at which glycolysis produces pyruvate exceeds the rate at which the citric acid cycle oxidizes it. Under these conditions,
moreover, the rate of formation of NADH by glycolysis is greater than the rate of its oxidation by aerobic metabolism.
Continued glycolysis depends on the availability of NAD+ for the oxidation of glyceraldehyde 3-phosphate. The
accumulation of both NADH and pyruvate is reversed by lactate dehydrogenase, which oxidizes NADH to NAD+ as it
reduces pyruvate to lactate (Section 16.1.7). However, lactate is a dead end in metabolism. It must be converted back
into pyruvate before it can be metabolized. The only purpose of the reduction of pyruvate to lactate is to regenerate NAD
+ so that glycolysis can proceed in active skeletal muscle and erythrocytes. The formation of lactate buys time and shifts
part of the metabolic burden from muscle to other organs.
The plasma membrane of most cells contains carriers that render them highly permeable to lactate and pyruvate. Both
substances diffuse out of active skeletal muscle into the blood and are carried to the liver. Much more lactate than
pyruvate is transported out because the high NADH/NAD+ ratio in contracting skeletal muscle favors the conversion of
pyruvate into lactate. The lactate that enters the liver is oxidized to pyruvate, a reaction favored by the low NADH/NAD
+ ratio in the cytosol of liver cells. Pyruvate in the liver is converted into glucose by the gluconeogenic pathway. Glucose
then enters the blood and is taken up by skeletal muscle. Thus, the liver furnishes glucose to contracting skeletal muscle,
which derives ATP from the glycolytic conversion of glucose into lactate. Contracting skeletal muscle supplies lactate to
the liver, which uses it to synthesize glucose. These reactions constitute the Cori cycle (Figure 16.33). Studies have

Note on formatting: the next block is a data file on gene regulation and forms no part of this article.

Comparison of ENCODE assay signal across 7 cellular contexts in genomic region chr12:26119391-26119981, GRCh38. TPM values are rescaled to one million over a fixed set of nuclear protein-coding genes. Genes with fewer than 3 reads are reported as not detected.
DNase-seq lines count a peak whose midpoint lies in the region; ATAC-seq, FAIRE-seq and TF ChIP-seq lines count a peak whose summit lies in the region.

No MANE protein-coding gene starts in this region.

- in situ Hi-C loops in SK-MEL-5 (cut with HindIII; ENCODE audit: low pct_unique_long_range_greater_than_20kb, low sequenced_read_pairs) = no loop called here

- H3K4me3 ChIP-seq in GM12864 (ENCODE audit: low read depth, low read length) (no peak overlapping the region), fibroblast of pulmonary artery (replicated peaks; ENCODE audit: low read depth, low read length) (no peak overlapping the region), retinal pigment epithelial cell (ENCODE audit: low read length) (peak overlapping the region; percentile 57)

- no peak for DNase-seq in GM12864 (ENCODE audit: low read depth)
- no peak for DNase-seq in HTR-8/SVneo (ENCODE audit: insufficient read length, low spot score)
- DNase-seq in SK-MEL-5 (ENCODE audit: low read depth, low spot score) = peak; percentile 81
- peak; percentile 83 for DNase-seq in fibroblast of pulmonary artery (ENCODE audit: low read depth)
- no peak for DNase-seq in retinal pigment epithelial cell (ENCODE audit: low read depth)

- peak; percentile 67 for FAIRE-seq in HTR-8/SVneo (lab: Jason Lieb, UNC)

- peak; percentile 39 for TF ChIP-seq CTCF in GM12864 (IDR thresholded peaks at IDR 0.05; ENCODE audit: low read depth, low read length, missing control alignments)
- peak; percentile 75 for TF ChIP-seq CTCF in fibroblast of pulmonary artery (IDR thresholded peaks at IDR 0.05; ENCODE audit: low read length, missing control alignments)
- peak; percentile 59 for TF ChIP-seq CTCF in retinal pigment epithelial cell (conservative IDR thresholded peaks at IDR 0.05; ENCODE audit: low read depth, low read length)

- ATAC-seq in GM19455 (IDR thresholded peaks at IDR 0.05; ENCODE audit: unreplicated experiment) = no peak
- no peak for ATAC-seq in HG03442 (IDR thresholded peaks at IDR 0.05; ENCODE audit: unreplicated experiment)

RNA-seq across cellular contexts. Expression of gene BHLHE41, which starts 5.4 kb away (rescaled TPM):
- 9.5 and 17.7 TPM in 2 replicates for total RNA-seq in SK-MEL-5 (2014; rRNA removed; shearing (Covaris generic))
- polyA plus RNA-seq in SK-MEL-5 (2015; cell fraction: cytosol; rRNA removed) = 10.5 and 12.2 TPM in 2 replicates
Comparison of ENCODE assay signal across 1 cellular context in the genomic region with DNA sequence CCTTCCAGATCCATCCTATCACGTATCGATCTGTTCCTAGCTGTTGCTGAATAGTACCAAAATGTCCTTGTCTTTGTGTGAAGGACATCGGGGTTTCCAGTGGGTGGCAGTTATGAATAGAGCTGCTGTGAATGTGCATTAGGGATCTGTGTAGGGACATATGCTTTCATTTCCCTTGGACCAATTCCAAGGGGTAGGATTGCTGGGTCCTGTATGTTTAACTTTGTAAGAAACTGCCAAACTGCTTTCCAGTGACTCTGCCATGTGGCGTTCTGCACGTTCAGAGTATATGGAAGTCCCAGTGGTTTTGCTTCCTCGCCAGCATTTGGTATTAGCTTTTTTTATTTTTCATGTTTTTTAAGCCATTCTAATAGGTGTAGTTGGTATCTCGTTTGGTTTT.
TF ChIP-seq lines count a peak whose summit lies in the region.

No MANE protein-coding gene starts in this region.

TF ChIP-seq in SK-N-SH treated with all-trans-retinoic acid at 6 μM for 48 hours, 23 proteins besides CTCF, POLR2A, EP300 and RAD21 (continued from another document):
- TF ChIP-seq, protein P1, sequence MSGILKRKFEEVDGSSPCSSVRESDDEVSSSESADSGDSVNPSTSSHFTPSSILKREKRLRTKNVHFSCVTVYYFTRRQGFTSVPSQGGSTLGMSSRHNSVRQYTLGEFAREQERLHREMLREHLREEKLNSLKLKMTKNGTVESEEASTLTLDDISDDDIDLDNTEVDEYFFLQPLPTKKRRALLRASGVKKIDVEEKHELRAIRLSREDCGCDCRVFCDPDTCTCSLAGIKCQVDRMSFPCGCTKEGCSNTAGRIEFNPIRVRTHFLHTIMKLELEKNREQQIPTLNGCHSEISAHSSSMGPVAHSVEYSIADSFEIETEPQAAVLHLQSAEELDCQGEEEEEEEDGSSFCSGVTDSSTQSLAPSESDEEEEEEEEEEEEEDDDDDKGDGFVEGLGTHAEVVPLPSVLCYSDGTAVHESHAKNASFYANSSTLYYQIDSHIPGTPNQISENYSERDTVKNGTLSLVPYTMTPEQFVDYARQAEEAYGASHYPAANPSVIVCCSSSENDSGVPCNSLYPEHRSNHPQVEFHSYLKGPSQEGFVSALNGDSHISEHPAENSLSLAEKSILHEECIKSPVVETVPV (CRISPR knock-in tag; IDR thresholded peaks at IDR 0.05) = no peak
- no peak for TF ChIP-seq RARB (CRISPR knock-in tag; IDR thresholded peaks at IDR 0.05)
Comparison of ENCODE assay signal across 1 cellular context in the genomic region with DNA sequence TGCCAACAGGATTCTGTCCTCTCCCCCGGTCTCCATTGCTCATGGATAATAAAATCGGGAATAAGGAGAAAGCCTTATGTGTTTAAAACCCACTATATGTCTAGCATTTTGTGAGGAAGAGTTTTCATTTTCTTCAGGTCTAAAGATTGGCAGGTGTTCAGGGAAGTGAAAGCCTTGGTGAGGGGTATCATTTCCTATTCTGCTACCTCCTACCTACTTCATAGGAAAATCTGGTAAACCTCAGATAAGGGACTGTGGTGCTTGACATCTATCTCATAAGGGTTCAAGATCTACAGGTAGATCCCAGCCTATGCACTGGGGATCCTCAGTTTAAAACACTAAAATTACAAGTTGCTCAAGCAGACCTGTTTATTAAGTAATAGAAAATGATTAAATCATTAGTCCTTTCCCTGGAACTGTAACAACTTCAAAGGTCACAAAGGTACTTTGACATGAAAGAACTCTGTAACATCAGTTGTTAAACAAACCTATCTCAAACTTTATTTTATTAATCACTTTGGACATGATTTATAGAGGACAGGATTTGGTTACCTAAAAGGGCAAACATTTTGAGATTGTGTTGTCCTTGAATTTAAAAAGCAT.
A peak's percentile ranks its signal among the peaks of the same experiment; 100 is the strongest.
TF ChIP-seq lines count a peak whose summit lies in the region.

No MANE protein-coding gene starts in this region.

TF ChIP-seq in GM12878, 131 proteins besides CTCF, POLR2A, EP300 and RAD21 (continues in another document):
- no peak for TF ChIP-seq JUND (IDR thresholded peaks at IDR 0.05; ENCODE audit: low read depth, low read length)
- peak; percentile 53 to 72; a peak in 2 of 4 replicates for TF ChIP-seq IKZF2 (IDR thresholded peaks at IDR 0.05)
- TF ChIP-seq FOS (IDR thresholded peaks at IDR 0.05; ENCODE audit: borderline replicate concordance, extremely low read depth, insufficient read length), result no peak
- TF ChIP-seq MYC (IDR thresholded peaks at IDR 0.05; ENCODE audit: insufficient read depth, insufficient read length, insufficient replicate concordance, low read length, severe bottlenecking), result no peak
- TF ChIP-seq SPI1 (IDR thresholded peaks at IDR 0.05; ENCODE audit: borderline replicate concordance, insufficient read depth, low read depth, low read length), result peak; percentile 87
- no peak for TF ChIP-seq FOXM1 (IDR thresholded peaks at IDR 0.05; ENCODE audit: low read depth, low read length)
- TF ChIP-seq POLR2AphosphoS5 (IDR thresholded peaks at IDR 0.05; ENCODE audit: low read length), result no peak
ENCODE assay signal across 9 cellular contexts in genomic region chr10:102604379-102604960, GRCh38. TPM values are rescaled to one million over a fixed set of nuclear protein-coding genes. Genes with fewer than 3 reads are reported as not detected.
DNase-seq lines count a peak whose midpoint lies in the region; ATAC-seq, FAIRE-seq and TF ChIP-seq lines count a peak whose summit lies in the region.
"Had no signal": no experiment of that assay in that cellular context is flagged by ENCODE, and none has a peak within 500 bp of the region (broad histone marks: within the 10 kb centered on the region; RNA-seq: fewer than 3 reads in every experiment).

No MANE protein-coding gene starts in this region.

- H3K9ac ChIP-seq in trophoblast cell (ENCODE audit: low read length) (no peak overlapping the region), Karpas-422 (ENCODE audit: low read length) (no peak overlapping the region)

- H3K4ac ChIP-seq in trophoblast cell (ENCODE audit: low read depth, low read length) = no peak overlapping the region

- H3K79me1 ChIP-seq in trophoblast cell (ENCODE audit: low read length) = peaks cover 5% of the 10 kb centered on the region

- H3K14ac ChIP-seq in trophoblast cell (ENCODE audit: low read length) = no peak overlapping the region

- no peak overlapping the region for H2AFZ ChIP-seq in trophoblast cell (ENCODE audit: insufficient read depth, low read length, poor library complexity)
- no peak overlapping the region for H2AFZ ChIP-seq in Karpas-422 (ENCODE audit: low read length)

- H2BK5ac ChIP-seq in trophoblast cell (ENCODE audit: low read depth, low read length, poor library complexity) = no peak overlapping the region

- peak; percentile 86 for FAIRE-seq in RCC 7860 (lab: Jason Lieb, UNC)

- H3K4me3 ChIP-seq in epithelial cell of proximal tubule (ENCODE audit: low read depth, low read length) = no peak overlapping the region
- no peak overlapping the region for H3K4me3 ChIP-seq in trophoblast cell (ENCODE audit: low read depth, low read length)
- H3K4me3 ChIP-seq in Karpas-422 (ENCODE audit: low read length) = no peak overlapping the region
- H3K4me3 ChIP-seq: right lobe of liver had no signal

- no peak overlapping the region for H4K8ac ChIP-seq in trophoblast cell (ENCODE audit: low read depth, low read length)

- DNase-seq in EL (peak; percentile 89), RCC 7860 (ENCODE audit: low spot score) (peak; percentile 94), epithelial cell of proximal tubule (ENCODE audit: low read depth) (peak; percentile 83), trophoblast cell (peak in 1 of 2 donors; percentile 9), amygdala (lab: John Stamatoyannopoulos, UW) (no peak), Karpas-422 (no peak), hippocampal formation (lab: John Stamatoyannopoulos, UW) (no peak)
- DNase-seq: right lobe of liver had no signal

shown that alanine, like lactate, is a major precursor of glucose. In muscle, alanine is formed from pyruvate by
transamination (Section 24.2.2); the reverse reaction takes place in the liver. The interplay between glycolysis and
gluconeogenesis is summarized in Figure 16.34, which shows how these two pathways help to meet the energy needs of
different cell types.
Isozymic forms of lactate dehydrogenase in different tissues catalyze the interconversions of pyruvate and lactate.
Lactate dehydrogenase is a tetramer of two kinds of 35-kd subunits encoded by similar genes: the H type
predominates in the heart, and the homologous M type in skeletal muscle and the liver. These subunits associate to form
five types of tetramers: H4, H3M1, H2M2, H1M3, and M4. The H4 isozyme (type 1) has higher affinity for substrates than
does the M4 isozyme (type 5) and, unlike M4, is allosterically inhibited by high levels of pyruvate. The other isozymes
have intermediate properties, depending on the ratio of the two kinds of chains. H4 is designed to oxidize lactate to
pyruvate, which is then utilized as a fuel by the heart through aerobic metabolism. Indeed, heart muscle never functions
anaerobically. In contrast, M4 is optimized to operate in the reverse direction, to convert pyruvate into lactate to allow
glycolysis to proceed under anaerobic conditions. We see here an example of how gene duplication and divergence
generate a series of homologous enzymes that foster metabolic cooperation between organs.
16.4.3. Glycolysis and Gluconeogenesis Are Evolutionarily Intertwined
The metabolism of glucose has ancient origins. Organisms living in the early biosphere depended on the anaerobic
generation of energy until significant amounts of oxygen began to accumulate 2 billion years ago. The fact that